In a letter dated May 28 but not sent until June 9, Archbishop Jose Antonio Eguren Anselmi, president of the Peruvian Conference of Catholic Bishops' Commission on the Family, Children and Life, tells Canadian Conference of Catholic Bishops' president Archbishop James Weisgerber he is "personally concerned about any funding from Catholics of Canada to pro-abortion groups in Peru."

It's the latest turn in a controversy that began in February when LifeSiteNews.com accused Development and Peace of funding pro-abortion advocacy in Mexico.  

{mosimage}Canada Day celebrations will almost certainly praise this country as a tolerant, peaceable nation with a highly developed, secular and multicultural, democratic culture.

That wasn’t what St. Jean de Brebeuf had in mind when he established the first European settlement in Upper Canada in 1639. The mystic Jesuit priest and missionary had a vision of a Christian kingdom in the heart of North America — a theocracy, really — where European and Huron cultures would be mutually transformed by faith in Jesus Christ.

Brebeuf’s vision lasted just 10 years, and the Jesuits ended up burning down their tiny experiment at Sainte-Marie Among the Hurons near present-day Midland, Ont., in 1649 to prevent the village falling into the hands of the Iroquois (proxies for the Dutch, whose commercial interests in the fur trade opposed those of France).
{mosimage}The Canadian Catholic Organization for Development and Peace’s Mexican partners were “imprudent” when they signed a civil society submission to the United Nations on human rights, but Canada’s bishops have found no evidence of wrongdoing on the part of Development and Peace or its partners, Archbishop James Weisgerber has declared.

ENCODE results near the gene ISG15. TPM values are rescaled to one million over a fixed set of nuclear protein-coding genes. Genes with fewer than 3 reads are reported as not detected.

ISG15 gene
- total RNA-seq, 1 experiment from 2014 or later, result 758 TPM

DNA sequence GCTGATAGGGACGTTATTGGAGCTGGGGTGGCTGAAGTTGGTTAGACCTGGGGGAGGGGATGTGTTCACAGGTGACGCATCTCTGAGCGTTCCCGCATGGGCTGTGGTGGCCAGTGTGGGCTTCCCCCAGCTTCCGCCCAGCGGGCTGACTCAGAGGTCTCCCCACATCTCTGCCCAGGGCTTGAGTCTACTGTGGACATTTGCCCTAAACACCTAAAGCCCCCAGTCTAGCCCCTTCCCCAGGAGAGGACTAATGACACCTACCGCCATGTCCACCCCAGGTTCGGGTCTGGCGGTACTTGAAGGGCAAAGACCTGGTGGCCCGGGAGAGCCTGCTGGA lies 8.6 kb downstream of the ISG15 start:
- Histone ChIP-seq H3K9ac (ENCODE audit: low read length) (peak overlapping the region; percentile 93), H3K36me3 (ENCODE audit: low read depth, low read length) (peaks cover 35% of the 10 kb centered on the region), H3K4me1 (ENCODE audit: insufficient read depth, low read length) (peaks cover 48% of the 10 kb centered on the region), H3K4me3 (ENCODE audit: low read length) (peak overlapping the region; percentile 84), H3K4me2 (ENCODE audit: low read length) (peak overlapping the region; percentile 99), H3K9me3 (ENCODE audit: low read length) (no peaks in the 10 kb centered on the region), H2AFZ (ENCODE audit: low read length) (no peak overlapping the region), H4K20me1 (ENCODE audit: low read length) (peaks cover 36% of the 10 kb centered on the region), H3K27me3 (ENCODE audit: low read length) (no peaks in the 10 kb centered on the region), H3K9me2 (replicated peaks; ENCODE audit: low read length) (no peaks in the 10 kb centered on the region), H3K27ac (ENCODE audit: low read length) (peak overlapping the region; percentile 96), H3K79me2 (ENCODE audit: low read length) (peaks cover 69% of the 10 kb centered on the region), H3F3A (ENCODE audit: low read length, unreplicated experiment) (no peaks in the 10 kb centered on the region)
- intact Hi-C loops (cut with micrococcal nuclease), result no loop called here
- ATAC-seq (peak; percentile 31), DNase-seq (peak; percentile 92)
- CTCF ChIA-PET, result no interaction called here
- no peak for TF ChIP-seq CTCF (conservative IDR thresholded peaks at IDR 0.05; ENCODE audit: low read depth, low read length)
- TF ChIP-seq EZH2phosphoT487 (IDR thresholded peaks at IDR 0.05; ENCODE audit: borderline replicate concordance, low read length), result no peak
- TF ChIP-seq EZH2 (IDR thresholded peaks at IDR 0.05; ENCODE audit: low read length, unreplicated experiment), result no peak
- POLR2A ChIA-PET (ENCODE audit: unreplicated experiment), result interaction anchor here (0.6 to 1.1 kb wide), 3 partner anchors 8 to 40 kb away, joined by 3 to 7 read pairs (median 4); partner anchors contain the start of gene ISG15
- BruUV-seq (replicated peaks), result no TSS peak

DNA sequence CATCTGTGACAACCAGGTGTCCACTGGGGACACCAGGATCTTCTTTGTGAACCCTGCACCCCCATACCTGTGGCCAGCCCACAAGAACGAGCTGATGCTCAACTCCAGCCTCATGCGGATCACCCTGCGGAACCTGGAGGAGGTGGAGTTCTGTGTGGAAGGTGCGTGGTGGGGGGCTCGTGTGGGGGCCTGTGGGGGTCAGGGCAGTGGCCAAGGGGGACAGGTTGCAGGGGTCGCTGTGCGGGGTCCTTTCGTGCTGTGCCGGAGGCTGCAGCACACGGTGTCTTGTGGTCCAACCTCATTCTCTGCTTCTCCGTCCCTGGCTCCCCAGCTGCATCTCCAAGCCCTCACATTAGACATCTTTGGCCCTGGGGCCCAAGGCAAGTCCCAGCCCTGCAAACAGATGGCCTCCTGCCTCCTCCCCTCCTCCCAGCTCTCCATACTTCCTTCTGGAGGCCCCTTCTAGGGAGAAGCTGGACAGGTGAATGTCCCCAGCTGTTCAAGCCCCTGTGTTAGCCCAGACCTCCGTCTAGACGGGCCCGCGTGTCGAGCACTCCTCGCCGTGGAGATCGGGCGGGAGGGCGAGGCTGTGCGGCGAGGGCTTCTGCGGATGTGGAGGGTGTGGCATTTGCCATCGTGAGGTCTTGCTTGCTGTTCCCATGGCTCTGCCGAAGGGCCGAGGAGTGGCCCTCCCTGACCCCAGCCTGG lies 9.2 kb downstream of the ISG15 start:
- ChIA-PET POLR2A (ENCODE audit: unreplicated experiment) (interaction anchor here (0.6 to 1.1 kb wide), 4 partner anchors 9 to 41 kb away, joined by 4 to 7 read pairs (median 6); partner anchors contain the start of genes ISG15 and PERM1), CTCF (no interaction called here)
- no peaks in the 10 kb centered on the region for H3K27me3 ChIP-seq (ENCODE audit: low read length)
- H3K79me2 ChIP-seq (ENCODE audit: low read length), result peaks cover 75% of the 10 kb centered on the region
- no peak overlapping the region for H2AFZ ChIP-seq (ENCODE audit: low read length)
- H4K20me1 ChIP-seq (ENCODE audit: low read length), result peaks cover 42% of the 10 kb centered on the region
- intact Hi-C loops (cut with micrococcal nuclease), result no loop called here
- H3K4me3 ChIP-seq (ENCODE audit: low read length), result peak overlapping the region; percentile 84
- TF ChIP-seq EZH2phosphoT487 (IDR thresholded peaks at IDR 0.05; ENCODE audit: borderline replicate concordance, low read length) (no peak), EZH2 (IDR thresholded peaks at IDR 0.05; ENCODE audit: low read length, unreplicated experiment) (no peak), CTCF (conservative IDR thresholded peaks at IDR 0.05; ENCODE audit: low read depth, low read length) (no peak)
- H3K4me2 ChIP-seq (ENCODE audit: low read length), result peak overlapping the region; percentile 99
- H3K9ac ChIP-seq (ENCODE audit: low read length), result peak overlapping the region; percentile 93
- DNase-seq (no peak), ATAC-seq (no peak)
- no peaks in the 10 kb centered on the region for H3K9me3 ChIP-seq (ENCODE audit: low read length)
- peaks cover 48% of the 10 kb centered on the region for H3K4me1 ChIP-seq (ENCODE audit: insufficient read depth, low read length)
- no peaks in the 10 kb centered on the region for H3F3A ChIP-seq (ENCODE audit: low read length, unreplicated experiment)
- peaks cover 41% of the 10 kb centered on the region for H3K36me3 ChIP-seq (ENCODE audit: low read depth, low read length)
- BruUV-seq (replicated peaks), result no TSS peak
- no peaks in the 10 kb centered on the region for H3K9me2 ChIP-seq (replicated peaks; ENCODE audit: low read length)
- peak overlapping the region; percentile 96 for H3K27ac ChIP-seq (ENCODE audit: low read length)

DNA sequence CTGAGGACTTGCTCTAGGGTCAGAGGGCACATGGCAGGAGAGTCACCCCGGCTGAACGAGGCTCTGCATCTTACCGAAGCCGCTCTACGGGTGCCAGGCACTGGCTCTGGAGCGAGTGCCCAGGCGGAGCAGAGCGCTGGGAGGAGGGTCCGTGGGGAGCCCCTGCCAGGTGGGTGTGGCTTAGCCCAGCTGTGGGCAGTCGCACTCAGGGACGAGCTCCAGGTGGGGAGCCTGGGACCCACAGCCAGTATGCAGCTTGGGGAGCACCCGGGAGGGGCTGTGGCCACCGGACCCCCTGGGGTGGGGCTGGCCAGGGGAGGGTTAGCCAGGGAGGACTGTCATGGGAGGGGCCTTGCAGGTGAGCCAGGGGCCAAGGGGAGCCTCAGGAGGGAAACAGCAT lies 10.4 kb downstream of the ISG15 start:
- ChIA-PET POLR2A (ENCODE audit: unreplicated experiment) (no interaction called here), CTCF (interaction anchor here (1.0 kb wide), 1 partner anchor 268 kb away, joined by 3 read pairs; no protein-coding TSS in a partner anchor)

The report into allegations made by LifeSiteNews.com that Development and Peace funded Mexican groups lobbying in favour of legal abortion will include recommendations for tighter protocols on future partnerships, but those recommendations won’t be revealed until all the bishops have had a chance to read the report, said the Canadian Conference of Catholic Bishops’ president.

{mosimage}The Canadian Council of Churches wants to know who you will be praying with and for between Jan. 18 and 25 next year.

Using its web site and Twitter account, the CCC has launched a pair of surveys to find out how parishes and congregations are praying during the annual Week of  Prayer for Christian Unity. If the answer is that your Catholic parish doesn’t do much to observe the world-wide, Vatican-supported week for Christian unity, they want to hear that too.

{mosimage}TORONTO - The Canadian Catholic Bioethics Institute has fired an opening volley in what it sees as a summer-long battle for palliative care and against physician-assisted suicide.

The CCBI has printed 1,600 postcards addressed to Parliament and distributed them to its friends and supporters. The postcards call for the defeat of Bill C-384, a private member’s bill that would remove physician-assisted suicide from the Criminal Code. The bill was introduced to Parliament May 13 by Bloc Quebecois MP Francine Lalonde. It’s expected to come up for second reading when Parliament resumes sitting in the fall.